What is the big focus for service providers?
One—video is king these days, so video sucks up lots of bandwidth. For video, the service providers do not want you to have to wait for buffering, particularly after you have started to view a video. Second, cell sites/base stations cost money, so deployments of new cells are not done lightly. The latter leads to poor RF [radio frequency] connectivity in different areas for different providers.

What’s at stake if we continue to have terrible call quality?
I don’t think the service providers feel voice quality is their main problem today. They want traffic, and video is big traffic compared to voice. Video is expected to dominate mobile data in the future so it is important to their business. The current question of service providers is how to collect money per bit of data. What they say is: “How do we monetize video?”

What are some of the more promising projects aimed at improving call quality?
For the latest generation of cellular, LTE, a new voice codec is being developed. It is designated enhanced voice services [EVS]. It will cover variable [wider] bandwidths so it will be better for music and mixed voice and music content. It has many new codec rates, plus better VoIP [voice over Internet protocol] factors such as packet loss concealment [used to used to mask the disruptive effects of lost or discarded data packets] and jitter buffer management. [“Jitter” refers to variations in the length of time to deliver data packets.] But the standard will take awhile to get into deployments everywhere by service providers.

When fully deployed, LTE with EVS will be a big improvement—if video traffic does not take all of the bandwidth wherever you are, causing eNodeB to only allocate your voice call a low rate. In some ways the approach of service providers is understandable. No one wants a call dropped and no one wants their calls to be blocked [unable to get through]. Plus, video is something everyone appears to want on their mobile device.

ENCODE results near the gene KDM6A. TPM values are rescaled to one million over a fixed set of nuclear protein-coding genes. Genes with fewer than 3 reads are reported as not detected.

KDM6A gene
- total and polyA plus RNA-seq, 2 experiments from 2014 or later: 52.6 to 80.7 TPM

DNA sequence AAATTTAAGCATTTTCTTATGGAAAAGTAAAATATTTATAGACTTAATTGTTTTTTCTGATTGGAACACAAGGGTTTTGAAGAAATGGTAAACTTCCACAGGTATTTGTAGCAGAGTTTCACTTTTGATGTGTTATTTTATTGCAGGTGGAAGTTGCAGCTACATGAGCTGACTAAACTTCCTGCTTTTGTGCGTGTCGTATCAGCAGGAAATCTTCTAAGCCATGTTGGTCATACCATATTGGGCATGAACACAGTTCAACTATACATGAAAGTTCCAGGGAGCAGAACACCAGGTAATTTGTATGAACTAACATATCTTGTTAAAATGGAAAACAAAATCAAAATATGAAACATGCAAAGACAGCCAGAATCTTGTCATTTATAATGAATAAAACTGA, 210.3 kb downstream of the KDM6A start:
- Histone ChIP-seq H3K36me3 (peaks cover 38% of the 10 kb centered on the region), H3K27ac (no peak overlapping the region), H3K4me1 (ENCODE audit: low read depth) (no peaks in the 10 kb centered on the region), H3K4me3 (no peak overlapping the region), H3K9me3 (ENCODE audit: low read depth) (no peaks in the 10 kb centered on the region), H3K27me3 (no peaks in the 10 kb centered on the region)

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Nanoelectronics Research Lab (NRL) researchers release compact model for atomically-thin transistors

image from NEEDS
Researchers from ECE’s Nanoelectronics Research Lab (NRL) have recently released the first physics-based SPICE compatible compact model for 2D material based transistors in collaboration with NEEDS deployed on nanoHUB.org

Two-dimensional (2D) and layered semiconductors belonging to the family of transition metal dichalcogenides (TMD) have emerged as promising channel materials for future unprecedented electronic, optoelectronic and sensor applications. 2D semiconducting TMDs offer several key advantages over bulk semiconductors (or 1D materials such as nanotubes and nanowires) with variable but uniform band gaps.

Besides, these atomically-thin TMDs have inherent flexibility and transparency, rendering them attractive to display electronics. These materials additionally have pristine surfaces that can boost device performance, especially in nanoscale transistors.

Compact models are essential for building circuits and systems. Recently, ECE researchers from the Nanoelectronics Research Lab, led by Professor Kaustav Banerjee have built the first detailed compact model specifically designed for such atomically-thin channel field-effect transistors (FETs). Their physics based and SPICE compatible compact model can be employed for efficient exploration of circuits based on 2D TMD FETs as well as for performance evaluation and optimization of such transistors. The UCSB 2D FET compact model provides a crucial platform for building future nanomodular systems based on emerging 2D layered materials.

The compact model has been released on the NEEDS (Nano-Engineered Electronic Device Simulation Node) website hosted by Purdue University’s nanoHub, by ECE PhD student and NRL member Wei Cao.

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2014 Nobel laureate Shuji Nakamura to lecture on April 28th on the development of the bright blue LED

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UCSB Materials / ECE professor and inventor of the bright blue LED, Shuji Nakamura to talk about the “Invention of Blue LED, Laser and Solid State Lighting.” The lecture will be at UCSB’s Campbell Hall on Tuesday, April 28 at 7:30 p.m. The lecture is free and open to the public.